Luis Mejia and Kelli Emmett clean up at Ridgeline Rampage

Photo Credit: Mountain Moon Photography
Winner Men's Marathon Luis Mejia from Columbia



- Mountain Moon Photography

"Punchy" was the term used by many to describe the relentless micro 10 mile hilly course in Castle Rock CO. Marathon riders did 6 laps on a beautiful sunny day with pro's going first and then the rest leaving many to question, "how many times will we get passed by the leaders?" The winners Luis Mejia and Kelli Emmett both lapped some of the field once and others 2x (your's truely). But regardless of how fast or slow you may have rode this course you have to be in awe of the speeds the top 3 riders, Luis, Kalan and Brady were riding. The first time the riders passed me I was shocked at Luis's speed and at the gap he had on Kalan and Brady. While it was hard to tell exactly what the gap was since I was in motion (barely) as well but I would guess 10-15minute gap. Plenty of other pros passed me but none seemed to have nearly the intensity as top 3.

The course was described by many as "dusty kitty litter" but IMO the hardest part was the fact that nearly every 10 mile lap required about 50 ten second intervals with all the very short climbs making this a extremely difficult course for Single Speed field yet the winner, Richard Trent, completed the course in 4:31 which was a very good time even by pro geared speeds!

The Ridgline Rampage was part of the Warriors Cycling Endurance series with the next race being May 19th, Battle of the Bear at Bear Creek Lake Park

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I did the Half Marathon in the Single Speed class. I think everyone was pretty cool about passing and communicating about passing. I witnessed one snafu when a group of 5 (I was last in the pack of 5) was rolling up onto the big woopty roller on a descent (it was a passing issue) but other than that, good sportsmanship all around. I rolled up on the loose dog on the course and everyone slowed down and even dismounted not to scare the pooch.

I would say, I think the single speeders had somewhat of an advantage, becuase you didn't have to pick a gear to punch these little climbs. The long climb on the back side was super loose and hard to climb out of the saddle, the only disadvantage on the SS folks.

Really impressed how fun that course was and unlike most mtn bike courses in the state. Definetly more technical than Bear Creek. Nice job RME!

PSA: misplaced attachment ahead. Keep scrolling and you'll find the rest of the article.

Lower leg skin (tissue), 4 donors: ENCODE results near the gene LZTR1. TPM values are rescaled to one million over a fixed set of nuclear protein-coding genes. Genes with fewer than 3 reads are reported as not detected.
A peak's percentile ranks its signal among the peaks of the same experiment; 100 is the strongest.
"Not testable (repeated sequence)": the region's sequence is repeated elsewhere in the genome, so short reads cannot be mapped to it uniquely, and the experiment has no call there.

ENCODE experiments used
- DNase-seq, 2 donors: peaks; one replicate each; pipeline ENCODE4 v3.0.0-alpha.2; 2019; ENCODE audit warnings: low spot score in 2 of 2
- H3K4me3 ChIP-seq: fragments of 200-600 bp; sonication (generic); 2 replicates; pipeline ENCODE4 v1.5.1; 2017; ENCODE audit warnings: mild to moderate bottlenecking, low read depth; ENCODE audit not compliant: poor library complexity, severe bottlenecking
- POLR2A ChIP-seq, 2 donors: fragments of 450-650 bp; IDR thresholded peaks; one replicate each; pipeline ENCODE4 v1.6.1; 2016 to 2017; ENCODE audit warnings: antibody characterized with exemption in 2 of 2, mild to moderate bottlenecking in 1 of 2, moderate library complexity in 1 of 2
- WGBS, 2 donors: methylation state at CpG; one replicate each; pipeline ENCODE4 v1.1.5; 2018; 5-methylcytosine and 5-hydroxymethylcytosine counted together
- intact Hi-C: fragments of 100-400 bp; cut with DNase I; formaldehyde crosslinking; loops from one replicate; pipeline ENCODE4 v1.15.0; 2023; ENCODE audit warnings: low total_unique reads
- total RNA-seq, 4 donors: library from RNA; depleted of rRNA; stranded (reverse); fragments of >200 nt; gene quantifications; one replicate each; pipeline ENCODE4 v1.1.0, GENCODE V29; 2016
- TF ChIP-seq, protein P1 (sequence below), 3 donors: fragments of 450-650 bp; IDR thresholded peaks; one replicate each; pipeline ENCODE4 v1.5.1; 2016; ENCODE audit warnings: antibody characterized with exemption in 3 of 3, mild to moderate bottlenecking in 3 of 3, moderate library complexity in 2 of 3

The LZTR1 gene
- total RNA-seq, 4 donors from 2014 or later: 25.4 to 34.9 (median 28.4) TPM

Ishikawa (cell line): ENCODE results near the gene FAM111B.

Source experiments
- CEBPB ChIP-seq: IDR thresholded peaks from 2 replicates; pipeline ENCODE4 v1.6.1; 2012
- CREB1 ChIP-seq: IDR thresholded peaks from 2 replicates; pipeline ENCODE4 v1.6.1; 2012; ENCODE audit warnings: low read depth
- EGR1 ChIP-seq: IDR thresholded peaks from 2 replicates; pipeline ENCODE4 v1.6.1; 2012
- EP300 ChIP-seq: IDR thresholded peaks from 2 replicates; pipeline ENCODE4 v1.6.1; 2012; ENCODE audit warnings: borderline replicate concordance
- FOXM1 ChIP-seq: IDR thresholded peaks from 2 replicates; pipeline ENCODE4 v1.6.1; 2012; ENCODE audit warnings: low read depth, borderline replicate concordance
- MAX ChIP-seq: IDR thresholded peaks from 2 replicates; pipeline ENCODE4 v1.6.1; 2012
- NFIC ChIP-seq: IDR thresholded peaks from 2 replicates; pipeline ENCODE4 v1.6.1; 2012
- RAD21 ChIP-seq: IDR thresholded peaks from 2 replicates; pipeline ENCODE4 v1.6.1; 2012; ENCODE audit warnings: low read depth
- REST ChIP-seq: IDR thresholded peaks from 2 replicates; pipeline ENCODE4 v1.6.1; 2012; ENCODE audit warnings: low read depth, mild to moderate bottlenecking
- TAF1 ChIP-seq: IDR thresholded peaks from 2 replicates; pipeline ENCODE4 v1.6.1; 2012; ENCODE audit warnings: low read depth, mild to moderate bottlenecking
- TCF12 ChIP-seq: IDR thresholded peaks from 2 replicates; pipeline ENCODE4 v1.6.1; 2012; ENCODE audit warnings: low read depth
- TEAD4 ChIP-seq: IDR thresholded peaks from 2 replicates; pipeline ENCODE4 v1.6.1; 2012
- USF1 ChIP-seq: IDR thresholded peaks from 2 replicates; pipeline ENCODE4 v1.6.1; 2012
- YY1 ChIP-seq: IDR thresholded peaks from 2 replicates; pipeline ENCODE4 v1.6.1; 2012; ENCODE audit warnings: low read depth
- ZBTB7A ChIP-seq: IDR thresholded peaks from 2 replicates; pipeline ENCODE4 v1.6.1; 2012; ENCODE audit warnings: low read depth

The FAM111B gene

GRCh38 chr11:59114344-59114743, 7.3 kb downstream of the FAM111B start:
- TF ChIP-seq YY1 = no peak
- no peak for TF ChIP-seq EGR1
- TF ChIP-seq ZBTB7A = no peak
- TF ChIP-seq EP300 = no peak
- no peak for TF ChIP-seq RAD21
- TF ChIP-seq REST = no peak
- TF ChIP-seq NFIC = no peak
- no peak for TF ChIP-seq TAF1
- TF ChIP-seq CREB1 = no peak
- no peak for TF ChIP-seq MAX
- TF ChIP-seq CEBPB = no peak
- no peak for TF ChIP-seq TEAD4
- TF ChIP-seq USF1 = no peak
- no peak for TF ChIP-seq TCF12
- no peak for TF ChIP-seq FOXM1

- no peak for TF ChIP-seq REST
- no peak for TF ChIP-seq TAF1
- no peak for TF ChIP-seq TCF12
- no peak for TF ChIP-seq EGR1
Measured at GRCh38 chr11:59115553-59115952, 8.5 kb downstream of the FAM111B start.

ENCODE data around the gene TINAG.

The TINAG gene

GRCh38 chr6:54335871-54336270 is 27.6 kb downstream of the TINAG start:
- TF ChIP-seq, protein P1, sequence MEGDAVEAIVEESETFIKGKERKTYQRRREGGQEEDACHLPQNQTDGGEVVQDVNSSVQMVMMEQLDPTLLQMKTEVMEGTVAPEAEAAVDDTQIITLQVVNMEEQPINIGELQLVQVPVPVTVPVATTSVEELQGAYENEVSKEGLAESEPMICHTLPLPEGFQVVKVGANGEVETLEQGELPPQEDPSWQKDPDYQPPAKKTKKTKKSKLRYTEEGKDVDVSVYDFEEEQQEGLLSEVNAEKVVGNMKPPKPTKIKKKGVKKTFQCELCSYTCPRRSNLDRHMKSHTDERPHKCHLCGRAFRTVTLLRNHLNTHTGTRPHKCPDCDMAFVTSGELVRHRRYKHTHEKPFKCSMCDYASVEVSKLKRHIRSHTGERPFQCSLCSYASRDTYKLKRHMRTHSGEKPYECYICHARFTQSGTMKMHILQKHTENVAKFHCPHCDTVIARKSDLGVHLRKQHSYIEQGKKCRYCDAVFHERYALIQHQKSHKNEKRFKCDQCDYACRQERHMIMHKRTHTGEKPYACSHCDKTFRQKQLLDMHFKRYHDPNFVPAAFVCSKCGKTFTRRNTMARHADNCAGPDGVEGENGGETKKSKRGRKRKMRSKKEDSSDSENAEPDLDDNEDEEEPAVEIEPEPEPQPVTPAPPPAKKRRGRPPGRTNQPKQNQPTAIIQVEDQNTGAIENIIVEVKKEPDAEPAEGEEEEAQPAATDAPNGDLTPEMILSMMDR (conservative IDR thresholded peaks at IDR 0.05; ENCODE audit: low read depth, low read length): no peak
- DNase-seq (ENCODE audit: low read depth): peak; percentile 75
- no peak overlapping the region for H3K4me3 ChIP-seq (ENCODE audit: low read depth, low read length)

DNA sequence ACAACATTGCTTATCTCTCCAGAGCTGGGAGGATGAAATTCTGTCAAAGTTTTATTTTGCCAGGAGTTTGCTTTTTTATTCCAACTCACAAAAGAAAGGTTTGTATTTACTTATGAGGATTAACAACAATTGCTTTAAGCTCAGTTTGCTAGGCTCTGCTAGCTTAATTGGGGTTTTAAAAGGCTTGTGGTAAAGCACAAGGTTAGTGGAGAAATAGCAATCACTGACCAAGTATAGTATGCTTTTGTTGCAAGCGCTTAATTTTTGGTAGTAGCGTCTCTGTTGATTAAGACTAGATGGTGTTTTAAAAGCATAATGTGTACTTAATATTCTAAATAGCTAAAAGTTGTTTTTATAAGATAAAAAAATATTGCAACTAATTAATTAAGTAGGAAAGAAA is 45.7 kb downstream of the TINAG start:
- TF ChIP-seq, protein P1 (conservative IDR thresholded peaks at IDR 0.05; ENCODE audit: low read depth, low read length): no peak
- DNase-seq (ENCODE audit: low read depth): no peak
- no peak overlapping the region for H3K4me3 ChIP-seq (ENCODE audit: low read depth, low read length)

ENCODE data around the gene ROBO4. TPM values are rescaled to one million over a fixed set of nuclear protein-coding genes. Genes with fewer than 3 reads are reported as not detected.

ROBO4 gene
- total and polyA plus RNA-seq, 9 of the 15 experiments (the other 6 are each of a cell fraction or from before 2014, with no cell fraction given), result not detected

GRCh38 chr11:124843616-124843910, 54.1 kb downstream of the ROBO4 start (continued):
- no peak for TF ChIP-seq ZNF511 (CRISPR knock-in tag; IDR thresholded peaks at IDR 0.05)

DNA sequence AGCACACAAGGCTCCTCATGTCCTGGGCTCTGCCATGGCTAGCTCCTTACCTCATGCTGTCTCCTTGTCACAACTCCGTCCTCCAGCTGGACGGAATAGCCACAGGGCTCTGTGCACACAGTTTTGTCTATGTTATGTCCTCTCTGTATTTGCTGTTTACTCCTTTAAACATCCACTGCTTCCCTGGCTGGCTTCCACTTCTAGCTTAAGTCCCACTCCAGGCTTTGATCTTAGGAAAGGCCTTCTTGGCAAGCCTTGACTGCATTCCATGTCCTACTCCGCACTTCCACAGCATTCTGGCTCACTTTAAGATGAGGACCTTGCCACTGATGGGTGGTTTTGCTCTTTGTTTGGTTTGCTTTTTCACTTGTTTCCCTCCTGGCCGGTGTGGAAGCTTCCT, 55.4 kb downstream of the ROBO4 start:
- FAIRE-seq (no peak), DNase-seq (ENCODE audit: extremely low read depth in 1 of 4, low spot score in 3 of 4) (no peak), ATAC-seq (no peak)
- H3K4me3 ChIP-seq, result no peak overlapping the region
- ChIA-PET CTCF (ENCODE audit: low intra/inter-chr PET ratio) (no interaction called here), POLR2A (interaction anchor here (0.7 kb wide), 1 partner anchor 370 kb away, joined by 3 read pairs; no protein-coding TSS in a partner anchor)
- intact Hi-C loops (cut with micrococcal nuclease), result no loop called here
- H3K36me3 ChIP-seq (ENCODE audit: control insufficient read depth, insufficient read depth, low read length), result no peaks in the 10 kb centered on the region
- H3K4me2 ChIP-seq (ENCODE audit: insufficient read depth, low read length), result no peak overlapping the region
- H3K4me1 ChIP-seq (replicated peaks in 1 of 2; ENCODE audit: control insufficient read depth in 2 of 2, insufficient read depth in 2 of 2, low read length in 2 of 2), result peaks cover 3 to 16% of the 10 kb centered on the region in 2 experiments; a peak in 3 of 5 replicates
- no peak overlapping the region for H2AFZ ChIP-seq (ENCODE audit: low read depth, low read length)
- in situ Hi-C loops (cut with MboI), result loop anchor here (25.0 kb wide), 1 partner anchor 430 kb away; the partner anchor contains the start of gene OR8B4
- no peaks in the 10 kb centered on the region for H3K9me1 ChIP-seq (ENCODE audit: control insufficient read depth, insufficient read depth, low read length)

Agreed that Voodoo Fire had a lot of nasty people out there. I watched two different guys run into and take down two women! And one yelled at her (at least the other guy apologized). I also saw a half-marathon guy cut switchbacks even though no one was there (so not trying to pass, just cut corners of the course). And I got yelled at by one guy for not pulling over and stopping to allow him to pass. I wish that races on fully-singletrack courses were organized to limit the amount of passing that will occur based on start times and ordering of groups.

Voodoo Fire

Voodoo Fire was a great course . The execution didn't quite work though. There were some horrible passes too. Just because your going fast does not give you the right to pass while there is a conga line in front of you. Hello everyone is trying to pass. How about gunning it in the fire road section and then strategically passing in the singletrack. Too many times I saw people getting passed by a half bike length and then getting pushed off track or having to brake and cause a pile up with everyone behind them. A few pros did this too. Also may not be the wisest idea too gun a late pass into a turn and wreak havoc on the other 10 people.
How about running the pros HM , m+w and then marathon. It seems to me that the HM pros will be running faster than the Marathon.

aggressive passing

Thankfully, rude riding and rude people are not common at all around here. So when it does happen, it is almost startling. I suppose I'm thankful that I am shocked by it, rather than accustomed to it. I am impressed by the way the pros represent themselves on the course. They are either skilled enough to pass whenever they please, or they are smart enough and patient enough to just wait for you to find a good place to pull over. Many of them offer encouraging words as they go by.

I thought the Ridgline was a great event, and all the folks that were around me were encouraging and polite. I was lucky enough to not have any bad encounters at the Voodoo. But then again, I am supremely skilled, at getting my ass out of the way.